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Dan Hightower, age 79, died September 14, 2004 in Texas. Dr. Hightower was an Associate Member of the American College of Veterinary Radiology. He will be remembered by our College as a pioneer in veterinary nuclear medicine.
Dr. Hightower was born in Eastland, Texas on October 15, 1925. He was admitted to the College of Veterinary Medicine at Texas A & M University and graduated in 1946 at the age of 21. After graduation, he entered the US Army. He served in the US Army Veterinary Corps for 20 years and retired as a Lieutenant Colonel in 1966. While in the US Army Veterinary Corps, he held many positions that helped him develop expertise with radioactive materials and radiation biology. He was Chief of the Department of Biophysics at Walter Reed Army Institute of Research from 1963 to 1964. He later served as Deputy Director of the Division of Nuclear Medicine at Walter Reed Army Institute of Research from 1964 to 1966. Following retirement from the US Army, Dr. Hightower jointed the Faculty at Texas A & M University in College of Veterinary Medicine as an Associate Professor. He was promoted to the rank of Professor in 1972. His early research was focused on the effect of neutron irradiation. As with other pioneers in veterinary nuclear medicine, prior experience with radionuclides and a scientific interest in physiology and metabolism lead to the diagnostic and therapeutic use of radionuclides in veterinary nuclear medicine. During the 1960s, the gamma camera and 99mTc pharmaceuticals were introduced into human nuclear medicine but the technology was too expensive for veterinary applications. During this time Dr. Hightower was using radionuclides for in vitro thyroid function assays in dogs. In 1970, Dr. Hightower published a paper on imaging of thyroid tumors in two dogs using a rectilinear scanner (JAVMA, 1970). Dr. Hightower continued to develop the nuclear medicine program at Texas A & M. Because of his role in the advancement of veterinary nuclear medicine, Dr. Hightower was made an Associate Member of the American College of Veterinary Radiology in 1981. Dr. Hightower played an active role in many professional organizations including The American Veterinary Medical Association, The Texas Veterinary Medical Association, The Society of Nuclear Medicine, and The Radiation Research Society until his retirement from Texas A & M.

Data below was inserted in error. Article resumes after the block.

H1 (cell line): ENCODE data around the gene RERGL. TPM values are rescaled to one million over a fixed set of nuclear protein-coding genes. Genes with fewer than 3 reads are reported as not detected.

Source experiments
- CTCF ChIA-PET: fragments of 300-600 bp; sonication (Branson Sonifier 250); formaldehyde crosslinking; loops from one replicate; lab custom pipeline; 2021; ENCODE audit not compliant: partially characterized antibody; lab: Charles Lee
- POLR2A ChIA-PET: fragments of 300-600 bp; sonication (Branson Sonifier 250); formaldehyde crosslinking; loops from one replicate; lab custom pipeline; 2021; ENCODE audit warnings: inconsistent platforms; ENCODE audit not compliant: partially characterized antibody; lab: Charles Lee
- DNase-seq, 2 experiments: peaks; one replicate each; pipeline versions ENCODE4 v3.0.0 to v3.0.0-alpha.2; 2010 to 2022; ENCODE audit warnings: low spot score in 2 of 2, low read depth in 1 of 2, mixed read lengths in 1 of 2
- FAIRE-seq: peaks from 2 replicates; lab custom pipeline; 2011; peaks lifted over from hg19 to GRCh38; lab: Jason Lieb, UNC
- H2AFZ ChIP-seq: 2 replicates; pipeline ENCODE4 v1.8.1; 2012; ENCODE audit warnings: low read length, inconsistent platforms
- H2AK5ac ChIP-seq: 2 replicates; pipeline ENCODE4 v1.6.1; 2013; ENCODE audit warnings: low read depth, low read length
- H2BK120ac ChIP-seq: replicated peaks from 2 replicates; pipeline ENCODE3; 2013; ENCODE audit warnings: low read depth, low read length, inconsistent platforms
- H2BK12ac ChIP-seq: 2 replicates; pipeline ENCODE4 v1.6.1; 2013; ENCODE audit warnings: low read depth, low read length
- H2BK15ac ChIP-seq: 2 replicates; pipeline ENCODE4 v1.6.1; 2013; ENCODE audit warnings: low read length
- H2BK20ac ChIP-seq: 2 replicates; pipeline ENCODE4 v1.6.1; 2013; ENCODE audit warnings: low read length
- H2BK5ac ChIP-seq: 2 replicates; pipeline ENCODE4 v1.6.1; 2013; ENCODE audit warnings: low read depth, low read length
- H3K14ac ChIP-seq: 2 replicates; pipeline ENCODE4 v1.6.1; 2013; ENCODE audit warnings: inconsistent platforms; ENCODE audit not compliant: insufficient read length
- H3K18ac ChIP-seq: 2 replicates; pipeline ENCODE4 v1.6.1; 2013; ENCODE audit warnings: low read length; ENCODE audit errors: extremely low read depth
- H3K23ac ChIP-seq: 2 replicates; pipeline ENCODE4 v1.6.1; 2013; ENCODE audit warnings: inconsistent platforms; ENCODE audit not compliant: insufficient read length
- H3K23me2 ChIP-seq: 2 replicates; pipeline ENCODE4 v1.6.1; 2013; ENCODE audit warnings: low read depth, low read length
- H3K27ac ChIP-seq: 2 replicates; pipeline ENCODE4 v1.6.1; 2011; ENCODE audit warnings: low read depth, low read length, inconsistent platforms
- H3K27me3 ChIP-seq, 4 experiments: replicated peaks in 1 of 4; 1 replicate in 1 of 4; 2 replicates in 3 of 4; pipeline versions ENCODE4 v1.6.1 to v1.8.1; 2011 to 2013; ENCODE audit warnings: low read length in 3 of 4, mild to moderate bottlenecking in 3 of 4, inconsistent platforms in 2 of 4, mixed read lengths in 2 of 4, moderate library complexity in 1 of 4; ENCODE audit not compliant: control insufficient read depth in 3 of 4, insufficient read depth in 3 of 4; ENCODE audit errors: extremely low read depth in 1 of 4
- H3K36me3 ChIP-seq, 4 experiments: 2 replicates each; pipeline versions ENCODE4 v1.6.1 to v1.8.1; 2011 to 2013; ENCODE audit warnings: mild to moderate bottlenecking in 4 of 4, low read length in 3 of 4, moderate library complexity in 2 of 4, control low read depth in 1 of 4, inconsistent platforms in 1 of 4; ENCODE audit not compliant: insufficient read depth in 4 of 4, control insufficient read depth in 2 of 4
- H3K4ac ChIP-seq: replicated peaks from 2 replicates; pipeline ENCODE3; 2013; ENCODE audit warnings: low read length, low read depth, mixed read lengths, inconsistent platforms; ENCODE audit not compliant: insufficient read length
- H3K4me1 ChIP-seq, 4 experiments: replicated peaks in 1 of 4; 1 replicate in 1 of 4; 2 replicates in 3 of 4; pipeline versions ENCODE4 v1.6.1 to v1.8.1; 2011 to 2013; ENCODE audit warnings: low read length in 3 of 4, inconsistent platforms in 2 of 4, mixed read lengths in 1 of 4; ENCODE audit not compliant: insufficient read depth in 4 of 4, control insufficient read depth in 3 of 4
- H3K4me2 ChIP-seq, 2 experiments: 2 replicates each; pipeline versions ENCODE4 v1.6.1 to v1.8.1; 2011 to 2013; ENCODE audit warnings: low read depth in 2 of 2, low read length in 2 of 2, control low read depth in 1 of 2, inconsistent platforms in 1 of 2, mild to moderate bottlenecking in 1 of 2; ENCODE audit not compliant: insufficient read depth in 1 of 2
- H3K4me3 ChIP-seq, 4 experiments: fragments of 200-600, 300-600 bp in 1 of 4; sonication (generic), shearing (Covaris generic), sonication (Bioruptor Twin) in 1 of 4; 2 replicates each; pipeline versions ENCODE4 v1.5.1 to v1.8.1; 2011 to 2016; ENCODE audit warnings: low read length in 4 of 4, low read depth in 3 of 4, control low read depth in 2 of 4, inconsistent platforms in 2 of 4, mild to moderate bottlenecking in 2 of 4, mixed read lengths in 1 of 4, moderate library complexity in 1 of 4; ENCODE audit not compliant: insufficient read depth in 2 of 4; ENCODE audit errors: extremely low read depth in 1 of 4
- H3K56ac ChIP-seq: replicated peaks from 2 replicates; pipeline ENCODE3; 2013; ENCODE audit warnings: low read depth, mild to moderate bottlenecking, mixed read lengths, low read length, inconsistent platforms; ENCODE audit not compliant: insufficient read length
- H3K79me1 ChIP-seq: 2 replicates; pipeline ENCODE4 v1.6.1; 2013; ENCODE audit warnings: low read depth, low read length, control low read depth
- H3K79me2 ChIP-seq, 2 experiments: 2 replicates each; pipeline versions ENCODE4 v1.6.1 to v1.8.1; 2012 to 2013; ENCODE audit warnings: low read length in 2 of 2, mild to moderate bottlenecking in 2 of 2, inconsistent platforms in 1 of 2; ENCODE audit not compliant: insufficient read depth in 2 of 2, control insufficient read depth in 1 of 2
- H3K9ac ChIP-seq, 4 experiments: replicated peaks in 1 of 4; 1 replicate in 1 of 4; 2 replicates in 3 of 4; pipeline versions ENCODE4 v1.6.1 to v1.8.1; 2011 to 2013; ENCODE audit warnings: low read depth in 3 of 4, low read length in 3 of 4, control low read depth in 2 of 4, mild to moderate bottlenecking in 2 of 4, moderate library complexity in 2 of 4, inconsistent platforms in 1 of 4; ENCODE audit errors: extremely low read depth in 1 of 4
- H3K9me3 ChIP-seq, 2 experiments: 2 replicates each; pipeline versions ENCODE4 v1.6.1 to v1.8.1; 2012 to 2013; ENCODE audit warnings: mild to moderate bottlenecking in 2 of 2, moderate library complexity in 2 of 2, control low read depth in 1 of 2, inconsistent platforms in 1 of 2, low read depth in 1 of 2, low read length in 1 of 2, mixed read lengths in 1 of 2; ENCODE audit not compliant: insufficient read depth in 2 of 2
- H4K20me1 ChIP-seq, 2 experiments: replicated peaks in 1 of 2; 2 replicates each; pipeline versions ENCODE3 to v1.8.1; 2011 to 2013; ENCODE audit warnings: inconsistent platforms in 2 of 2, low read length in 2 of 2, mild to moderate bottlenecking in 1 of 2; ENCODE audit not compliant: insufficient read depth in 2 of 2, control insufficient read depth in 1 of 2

Dr. Hightower was also the President of the Military Officers Association of Brazos County, and a member of the Earl Graham American Legion Post No. 159, Eastland Lodge No. 467 A.F. & A.M., Scottish Rite Valley of Houston, and Shriners in Seattle.
Dr. Hightower was buried at the Fort Sam Houston National Cemetery in San Antonio, Texas.
Gregory Daniel, DVM
Veterinary Radiology & Ultrasound 2005 46 (3), 273.
©2016 American College of Veterinary Radiology